Monday, September 07, 2009

Se'udas Havra'ah

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Meoros HaDaf HaYomi

Our Gemora recounts that Yaakov Avinu prepared the stew, with which he bought his brother’s firstborn rights, for Yitzchak to comfort him after Avraham’s demise.

The commentaries (see Rashi, Bereshis 25:30) explain that he brought the lentils as a se’udas havra’ah (recuperation meal) given to a mourner coming from burying his relative and the poskim learnt important halachos about this meal from our Gemora.

The Gemora in Moed Katan (27b) decides that a mourner must eat the “bread” of others at this first meal, not his own, and Shulchan ‘Aruch rules accordingly (Y.D. 378:1).

Does “bread” mean any food or is the term restricted to actual bread alone? Chochmas Shlomo and ‘Aroch HaShulchan (Y.D. 378) hold that a mourner may eat his own food aside from bread but Shevet Yehudah (378) and the Chida (Yafeh LaLev, VIII, 378) assert that he must eat nothing of his own and Kitzur Shulchan Aruch maintains that he must not even drink his own coffee.

Why is a mourner forbidden to eat his own food at the se’udas havra’ah?

According to Divrei Soferim (25:23), the above difference of opinions depends on the reason for the Talmudic regulation that a mourner must not eat his own food for his first meal. The Rosh, cited in Beis Yosef (Y.D., ibid), holds that a mourner is so despondent that he neglects to care for himself. Chazal therefore decreed that he must not prepare his first meal, causing others to bring him food and comfort him (Responsa Igros Moshe, Y.D. II, 168).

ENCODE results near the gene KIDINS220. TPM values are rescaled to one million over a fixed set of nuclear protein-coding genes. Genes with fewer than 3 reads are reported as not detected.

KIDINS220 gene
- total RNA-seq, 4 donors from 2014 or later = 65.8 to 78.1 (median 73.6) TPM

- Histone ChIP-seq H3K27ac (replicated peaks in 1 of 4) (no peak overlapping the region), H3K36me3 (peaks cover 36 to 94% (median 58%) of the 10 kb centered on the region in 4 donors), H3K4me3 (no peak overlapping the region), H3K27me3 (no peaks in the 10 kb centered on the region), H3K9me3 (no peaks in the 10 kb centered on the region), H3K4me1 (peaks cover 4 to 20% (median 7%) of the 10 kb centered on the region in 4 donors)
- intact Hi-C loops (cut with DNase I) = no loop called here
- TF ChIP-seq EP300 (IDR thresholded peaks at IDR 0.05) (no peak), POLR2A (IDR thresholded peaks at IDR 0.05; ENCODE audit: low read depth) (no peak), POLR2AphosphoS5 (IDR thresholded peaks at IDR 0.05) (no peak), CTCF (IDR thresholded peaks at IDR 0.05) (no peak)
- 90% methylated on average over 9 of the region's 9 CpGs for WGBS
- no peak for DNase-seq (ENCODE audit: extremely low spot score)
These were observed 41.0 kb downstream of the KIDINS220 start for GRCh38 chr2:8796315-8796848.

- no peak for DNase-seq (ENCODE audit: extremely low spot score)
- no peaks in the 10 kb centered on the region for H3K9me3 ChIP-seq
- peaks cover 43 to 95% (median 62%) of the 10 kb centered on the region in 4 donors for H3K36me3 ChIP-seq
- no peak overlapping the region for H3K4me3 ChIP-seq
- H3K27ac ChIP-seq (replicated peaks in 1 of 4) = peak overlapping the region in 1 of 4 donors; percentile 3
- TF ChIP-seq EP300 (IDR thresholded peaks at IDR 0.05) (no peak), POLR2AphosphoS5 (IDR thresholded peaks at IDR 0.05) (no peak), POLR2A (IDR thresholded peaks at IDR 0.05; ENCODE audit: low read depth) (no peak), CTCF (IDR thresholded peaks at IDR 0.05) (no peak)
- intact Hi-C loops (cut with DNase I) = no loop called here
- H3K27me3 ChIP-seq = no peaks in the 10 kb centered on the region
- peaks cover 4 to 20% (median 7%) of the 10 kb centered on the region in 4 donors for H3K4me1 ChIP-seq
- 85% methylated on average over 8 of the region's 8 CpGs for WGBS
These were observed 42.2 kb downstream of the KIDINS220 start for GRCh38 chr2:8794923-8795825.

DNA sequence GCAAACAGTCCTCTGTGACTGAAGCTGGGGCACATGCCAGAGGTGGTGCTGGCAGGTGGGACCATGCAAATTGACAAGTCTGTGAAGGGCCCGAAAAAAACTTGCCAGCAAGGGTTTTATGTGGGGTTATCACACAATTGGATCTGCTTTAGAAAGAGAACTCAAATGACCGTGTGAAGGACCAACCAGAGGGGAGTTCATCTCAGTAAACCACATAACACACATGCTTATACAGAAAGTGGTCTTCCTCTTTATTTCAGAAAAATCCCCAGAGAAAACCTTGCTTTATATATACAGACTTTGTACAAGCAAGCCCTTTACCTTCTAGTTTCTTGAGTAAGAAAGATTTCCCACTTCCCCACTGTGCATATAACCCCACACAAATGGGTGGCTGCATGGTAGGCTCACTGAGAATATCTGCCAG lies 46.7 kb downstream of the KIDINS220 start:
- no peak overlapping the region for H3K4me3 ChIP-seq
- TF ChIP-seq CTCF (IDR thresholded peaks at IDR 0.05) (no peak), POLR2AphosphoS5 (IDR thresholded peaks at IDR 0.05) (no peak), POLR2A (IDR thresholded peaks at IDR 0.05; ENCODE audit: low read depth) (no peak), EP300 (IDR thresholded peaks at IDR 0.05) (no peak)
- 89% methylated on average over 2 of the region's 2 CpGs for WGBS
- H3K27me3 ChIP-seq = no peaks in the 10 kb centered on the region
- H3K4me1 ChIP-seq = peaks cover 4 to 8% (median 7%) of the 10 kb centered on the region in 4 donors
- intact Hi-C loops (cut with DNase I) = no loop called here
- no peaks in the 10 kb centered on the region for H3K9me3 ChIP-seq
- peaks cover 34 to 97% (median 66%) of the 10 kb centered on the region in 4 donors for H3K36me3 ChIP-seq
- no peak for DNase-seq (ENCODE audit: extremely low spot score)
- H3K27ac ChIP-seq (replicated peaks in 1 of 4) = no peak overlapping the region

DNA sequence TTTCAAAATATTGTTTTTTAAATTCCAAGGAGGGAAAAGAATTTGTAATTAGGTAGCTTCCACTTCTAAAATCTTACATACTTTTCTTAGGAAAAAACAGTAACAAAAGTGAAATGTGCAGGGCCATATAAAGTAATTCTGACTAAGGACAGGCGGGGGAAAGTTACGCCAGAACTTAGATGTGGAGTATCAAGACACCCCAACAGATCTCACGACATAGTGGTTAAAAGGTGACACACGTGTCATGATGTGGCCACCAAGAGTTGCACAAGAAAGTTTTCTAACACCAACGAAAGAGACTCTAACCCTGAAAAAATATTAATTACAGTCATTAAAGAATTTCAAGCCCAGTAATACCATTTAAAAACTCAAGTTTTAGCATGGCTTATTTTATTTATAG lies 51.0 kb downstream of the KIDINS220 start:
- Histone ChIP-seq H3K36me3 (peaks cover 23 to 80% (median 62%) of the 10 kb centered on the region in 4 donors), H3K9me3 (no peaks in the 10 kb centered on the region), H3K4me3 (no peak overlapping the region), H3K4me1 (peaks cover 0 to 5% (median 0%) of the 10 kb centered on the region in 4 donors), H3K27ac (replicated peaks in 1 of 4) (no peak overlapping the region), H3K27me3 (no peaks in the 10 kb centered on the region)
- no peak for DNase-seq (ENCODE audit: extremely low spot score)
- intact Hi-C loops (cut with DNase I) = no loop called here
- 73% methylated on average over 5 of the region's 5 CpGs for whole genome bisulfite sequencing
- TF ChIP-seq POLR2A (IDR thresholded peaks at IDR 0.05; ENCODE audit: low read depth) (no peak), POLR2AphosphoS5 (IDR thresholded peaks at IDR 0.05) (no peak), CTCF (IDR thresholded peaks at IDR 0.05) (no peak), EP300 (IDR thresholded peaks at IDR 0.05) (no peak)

Shevet Yehudah, though, maintains that Chazal wanted to prevent a mourner from eating a full meal and neglect his mourning and therefore limited him to eating what others bring, assuming their contributions would not be excessive. Hence, Shevet Yehudah forbade a mourner to eat anything of his own, avoiding any possibility of his eating a full meal.

The Acharonim (Divrei Soferim, ibid, 27) emphasize the Tur, who quotes our sugya that the meal is intended to “comfort the mourner” – i.e., to hearten him but not to prevent his overeating.

The Rosh (Moed Katan, Ch. 3, §84) adds that a husband must not serve his wife a se’udas havra’ah for two reasons. Being that he must support her as her husband, she acquires the food he serves her and it is not regarded as another’s. Moreover, they always eat together and the food would not appear as if brought by others.

May a son supported by his father bring him a se’udas havra’ah from his own (the son’s) food? According to the first reason he may do so as the food does not belong to his father. Worrying about appearances (maris ‘ayin), though, the son must not, as anyone who knows that his father supports him and sees him serving is sure the food is his fathers.

The Acharonim prove, once again from our sugya, that the first reason of the Rosh forbidding a husband to serve se’udas havra’ah is halachically valid: Yaakov was supported by Yitzchak yet he brought him the stew which, as mentioned, was a se’udas havra’ah (Ruach Chayim by HaGaon Rav Chayim Falaji, 378).